By James Corbett - February 17, 2023
We’re in the middle of a world-changing war right now
Oh, I don’t mean the war in Ukraine, the one that all the media are asking you to focus your attention on.
Yes, that conflict continues to escalate. and every day there are new stories about provocations and threats that could lead to a nuclear exchange . . . but that’s not the war I’m referring to.
And I don’t mean the war in Yemen or the other military conflicts that the media are ignoring entirely.
Yes, these wars are every bit as bloody, gruesome and devastating as the Russian invasion of Ukraine (if not more so), and they also risk an escalation into a broader geopolitical and geo-economic crisis . . . but they’re not the wars I’m referring to, either.
No, the war I’m talking about is an even broader war. A war that is taking place everywhere on the globe, even as I write, and that involves virtually everyone on the planet, young and old, male and female, military and civilian. It is the war of every government against its own population and every international institution against free humanity.
This is no ordinary war, however. Most of the victims of this warfare aren’t even able to identify it as war, nor do they understand that they are combatants in it.
It’s called fifth-generation warfare, and I’m here to tell you all about it.
What is fifth-generation warfare, anyway? And, come to think of it, what were the first four generations of warfare?
Good questions. For an in-depth answer to the latter question, you’ll want to read “The Changing Face of War: Into the Fourth Generation“—a 1989 article from the Marine Corps Gazette co-authored by William S. Lind—and you’ll want to watch “William S. Lind & Philip Giraldi – Fourth Generation Warfare & The Deep State,” especially the presentation by Lind from 13 minutes onward.
In a nutshell, Lind et al.’s thesis is that the “modern age” of warfare began with the Treaty of Westphalia in 1648, which, Lind opines, “gave the state a monopoly on war.” From that point on, modern warfare went through three generations, namely:
- First-generation warfare: the tactics of line and column, developed in the era of the smoothbore musket;
- Second-generation warfare: the tactics of indirect fire and mass movement, developed in the era of the rifled musket, breechloaders, barbed wire and the machine gun; and
- Third-generation warfare: the tactics of nonlinear movement, including maneuver and infiltration, developed in response to the increase in battlefield firepower in WWI.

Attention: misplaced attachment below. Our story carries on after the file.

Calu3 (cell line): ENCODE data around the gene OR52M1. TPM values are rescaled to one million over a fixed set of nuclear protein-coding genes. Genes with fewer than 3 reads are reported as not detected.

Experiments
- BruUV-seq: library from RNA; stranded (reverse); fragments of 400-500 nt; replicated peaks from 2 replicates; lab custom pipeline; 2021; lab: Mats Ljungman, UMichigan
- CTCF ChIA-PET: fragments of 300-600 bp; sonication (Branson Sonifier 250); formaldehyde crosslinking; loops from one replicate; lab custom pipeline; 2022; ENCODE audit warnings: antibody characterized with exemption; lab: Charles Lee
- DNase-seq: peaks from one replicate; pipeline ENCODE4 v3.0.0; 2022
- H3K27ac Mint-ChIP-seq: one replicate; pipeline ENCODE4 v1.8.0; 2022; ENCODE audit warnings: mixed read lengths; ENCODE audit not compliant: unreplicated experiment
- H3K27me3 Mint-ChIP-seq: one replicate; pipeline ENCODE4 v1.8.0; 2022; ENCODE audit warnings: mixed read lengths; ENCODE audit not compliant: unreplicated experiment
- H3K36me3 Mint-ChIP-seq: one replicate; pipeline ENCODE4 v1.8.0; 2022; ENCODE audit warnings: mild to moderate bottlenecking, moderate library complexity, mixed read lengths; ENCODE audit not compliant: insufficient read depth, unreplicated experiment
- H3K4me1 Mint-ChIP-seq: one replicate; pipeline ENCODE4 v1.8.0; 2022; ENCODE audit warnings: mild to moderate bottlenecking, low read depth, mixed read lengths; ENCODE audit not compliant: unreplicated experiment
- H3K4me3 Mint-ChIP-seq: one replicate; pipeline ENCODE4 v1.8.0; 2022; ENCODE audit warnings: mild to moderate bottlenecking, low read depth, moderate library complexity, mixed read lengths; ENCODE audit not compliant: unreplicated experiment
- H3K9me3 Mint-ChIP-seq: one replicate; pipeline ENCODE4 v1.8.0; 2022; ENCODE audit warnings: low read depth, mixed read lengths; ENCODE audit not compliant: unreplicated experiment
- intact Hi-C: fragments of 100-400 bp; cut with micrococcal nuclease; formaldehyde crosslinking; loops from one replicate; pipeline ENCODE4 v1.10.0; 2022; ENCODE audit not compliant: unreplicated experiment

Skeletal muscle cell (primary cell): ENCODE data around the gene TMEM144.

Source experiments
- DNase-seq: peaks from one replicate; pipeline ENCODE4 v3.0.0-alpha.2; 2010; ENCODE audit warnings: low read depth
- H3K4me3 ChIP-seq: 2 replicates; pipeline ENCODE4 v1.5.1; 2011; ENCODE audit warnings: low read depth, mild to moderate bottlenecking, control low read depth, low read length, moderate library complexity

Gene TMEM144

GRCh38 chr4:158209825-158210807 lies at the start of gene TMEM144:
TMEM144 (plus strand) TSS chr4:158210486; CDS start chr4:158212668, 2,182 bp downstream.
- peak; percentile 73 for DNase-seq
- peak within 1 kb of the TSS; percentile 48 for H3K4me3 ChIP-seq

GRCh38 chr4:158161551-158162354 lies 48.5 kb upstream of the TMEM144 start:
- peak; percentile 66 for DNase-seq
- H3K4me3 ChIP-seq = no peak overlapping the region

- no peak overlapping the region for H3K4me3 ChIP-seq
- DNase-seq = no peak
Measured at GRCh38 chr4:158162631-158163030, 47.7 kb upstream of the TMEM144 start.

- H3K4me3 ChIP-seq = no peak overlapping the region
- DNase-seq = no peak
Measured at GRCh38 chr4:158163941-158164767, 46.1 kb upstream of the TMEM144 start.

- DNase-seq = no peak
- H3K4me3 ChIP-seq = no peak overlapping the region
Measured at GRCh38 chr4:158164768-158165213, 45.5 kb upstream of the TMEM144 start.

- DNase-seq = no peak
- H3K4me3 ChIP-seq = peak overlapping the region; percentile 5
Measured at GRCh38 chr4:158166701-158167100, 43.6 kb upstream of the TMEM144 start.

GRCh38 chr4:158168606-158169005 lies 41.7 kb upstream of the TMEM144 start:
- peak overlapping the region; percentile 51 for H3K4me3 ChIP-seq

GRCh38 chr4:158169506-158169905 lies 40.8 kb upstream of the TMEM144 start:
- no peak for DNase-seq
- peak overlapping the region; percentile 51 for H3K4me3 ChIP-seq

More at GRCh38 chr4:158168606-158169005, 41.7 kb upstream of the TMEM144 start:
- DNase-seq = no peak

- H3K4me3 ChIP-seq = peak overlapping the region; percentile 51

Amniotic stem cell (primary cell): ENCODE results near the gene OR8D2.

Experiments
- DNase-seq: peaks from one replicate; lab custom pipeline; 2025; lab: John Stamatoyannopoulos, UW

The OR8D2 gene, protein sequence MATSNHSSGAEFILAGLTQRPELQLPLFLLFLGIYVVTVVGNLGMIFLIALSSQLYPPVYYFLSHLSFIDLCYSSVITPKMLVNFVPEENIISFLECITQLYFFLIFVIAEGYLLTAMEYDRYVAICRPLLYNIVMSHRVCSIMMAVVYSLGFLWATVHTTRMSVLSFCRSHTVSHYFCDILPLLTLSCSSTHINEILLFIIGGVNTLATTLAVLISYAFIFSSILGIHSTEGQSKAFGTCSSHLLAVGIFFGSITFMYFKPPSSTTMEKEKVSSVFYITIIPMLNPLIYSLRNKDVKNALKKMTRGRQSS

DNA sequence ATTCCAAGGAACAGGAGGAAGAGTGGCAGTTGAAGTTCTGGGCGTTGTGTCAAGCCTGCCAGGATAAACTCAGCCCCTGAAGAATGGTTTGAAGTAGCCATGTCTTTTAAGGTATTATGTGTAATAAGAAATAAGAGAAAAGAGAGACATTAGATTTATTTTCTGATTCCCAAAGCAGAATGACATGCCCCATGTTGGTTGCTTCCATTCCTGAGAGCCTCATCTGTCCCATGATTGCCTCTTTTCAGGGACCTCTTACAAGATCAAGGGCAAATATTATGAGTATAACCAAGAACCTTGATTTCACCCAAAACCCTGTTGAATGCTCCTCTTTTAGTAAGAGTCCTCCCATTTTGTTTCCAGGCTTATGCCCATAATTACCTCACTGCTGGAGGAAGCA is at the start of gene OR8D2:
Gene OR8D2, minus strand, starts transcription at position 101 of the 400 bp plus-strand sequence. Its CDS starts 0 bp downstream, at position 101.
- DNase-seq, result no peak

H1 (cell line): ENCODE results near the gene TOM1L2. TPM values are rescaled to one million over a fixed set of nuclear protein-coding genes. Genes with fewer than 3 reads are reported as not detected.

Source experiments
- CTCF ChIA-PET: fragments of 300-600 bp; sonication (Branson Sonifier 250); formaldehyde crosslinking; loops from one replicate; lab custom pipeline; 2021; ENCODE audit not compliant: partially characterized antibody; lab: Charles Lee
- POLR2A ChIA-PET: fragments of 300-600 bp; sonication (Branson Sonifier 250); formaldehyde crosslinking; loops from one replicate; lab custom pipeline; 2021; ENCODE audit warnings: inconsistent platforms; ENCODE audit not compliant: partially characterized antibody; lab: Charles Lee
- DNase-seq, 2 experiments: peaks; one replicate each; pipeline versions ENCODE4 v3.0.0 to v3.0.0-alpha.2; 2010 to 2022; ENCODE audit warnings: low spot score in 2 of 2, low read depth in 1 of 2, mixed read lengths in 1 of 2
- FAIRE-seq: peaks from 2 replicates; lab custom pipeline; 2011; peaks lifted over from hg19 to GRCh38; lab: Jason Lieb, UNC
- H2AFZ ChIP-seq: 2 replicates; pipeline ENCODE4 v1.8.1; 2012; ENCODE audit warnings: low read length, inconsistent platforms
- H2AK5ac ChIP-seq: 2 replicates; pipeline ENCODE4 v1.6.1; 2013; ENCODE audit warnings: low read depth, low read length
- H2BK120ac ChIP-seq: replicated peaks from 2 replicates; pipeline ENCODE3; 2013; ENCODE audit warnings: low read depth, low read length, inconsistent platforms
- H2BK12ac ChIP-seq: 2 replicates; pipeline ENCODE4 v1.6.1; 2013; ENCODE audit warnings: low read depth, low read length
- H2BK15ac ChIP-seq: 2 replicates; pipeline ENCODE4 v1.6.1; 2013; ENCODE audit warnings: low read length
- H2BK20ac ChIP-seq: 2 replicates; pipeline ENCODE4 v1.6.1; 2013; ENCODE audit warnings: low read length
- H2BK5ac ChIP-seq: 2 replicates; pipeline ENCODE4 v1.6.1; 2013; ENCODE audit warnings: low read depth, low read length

This, according to Lind and his co-authors, brought us to the late-20th century, when the nation-state began to lose its monopoly on war and military combat returned to a decentralized form.
In this era—the era of fourth-generation warfare—the lines between “civilian” and “military” become blurred, armies tend to engage in counter-insurgency operations rather than military battles, and enemies are often motivated by ideology and religion, making psychological operations more important than ever.
But, some argue, we have now entered a new era of warfare, namely fifth-generation warfare. There is still much debate about what defines fifth-generation warfare, how we know we are engaged in it, or even if it exists at all (Lind, for one, rejects the concept).
Various scholars have made their own attempts at defining fifth-generation warfare (5GW), like Dr. Waseem Ahmad Qureshi, who identifies it as “the battle of perceptions and information,” or Qiao Liang and Wang Xiangsui of the People’s Liberation Army, who write of the era of “Unrestricted Warfare” in which “a relative reduction in military violence” has led to “an increase in political, economic, and technological violence.”
If academic debates about the changing nature of warfare are your thing, then there’s plenty of reading for you to do on the subject, from The Handbook of 5GW: A Fifth Generation of War? to a slew of academic articles.
But for the purposes of this editorial, I’m not interested in that debate. In fact, we’re going to use a decidedly non-academic definition of fifth-generation warfare from an Al Jazeera article as our starting point: . . .